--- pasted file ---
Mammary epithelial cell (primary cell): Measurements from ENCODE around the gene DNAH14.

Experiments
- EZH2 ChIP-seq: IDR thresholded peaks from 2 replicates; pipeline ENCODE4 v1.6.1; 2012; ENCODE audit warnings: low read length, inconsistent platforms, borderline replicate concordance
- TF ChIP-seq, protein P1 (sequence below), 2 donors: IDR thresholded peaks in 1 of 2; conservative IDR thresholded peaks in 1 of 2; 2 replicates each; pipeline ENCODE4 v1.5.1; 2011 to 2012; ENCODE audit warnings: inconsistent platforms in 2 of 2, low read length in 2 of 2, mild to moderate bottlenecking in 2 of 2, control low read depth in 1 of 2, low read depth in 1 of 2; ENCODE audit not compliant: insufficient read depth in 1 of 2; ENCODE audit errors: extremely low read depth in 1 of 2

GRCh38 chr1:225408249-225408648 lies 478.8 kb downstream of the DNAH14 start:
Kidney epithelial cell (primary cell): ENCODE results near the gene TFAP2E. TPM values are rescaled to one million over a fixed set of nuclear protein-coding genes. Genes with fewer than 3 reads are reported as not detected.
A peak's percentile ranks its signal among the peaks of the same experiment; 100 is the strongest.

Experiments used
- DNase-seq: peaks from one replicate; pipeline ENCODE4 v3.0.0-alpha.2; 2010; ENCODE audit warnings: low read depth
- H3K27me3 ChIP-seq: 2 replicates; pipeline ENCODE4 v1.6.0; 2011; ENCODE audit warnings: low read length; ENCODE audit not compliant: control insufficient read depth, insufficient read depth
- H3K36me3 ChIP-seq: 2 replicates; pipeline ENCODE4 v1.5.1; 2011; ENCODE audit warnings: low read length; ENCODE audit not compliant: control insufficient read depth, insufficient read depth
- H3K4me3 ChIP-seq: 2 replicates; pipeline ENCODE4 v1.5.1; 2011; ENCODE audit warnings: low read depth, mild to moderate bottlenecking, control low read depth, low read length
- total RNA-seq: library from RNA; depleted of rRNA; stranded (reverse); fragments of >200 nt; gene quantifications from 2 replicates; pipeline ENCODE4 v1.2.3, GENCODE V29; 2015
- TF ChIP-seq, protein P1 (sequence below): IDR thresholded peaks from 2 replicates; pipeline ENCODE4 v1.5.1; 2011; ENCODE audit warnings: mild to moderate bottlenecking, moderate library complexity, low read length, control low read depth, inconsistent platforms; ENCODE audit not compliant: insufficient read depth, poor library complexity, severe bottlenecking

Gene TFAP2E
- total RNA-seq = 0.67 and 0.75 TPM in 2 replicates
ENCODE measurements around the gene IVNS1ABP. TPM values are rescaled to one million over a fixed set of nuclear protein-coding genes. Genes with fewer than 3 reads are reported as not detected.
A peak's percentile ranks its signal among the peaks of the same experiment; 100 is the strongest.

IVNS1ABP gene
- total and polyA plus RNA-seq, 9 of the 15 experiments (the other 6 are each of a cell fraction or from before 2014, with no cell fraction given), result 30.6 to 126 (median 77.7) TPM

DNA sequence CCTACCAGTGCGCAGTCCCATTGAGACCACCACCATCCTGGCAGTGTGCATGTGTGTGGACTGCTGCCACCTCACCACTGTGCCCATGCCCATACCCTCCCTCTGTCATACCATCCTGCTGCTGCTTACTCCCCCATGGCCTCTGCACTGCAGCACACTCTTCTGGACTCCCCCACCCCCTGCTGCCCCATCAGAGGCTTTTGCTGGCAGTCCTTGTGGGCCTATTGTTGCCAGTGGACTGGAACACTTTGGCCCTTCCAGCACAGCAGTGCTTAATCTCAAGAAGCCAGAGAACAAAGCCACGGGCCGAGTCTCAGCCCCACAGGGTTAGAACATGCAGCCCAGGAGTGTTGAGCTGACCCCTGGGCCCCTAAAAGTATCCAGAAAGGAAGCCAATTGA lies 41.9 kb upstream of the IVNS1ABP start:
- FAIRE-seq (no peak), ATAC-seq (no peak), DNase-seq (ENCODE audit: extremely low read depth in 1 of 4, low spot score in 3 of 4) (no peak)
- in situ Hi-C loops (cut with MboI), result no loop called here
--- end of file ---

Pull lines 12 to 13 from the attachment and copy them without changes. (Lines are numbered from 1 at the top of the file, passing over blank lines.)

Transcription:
- H3K4me3 ChIP-seq: 2 replicates; pipeline ENCODE4 v1.5.1; 2011; ENCODE audit warnings: low read depth, mild to moderate bottlenecking, control low read depth, low read length
- total RNA-seq: library from RNA; depleted of rRNA; stranded (reverse); fragments of >200 nt; gene quantifications from 2 replicates; pipeline ENCODE4 v1.2.3, GENCODE V29; 2015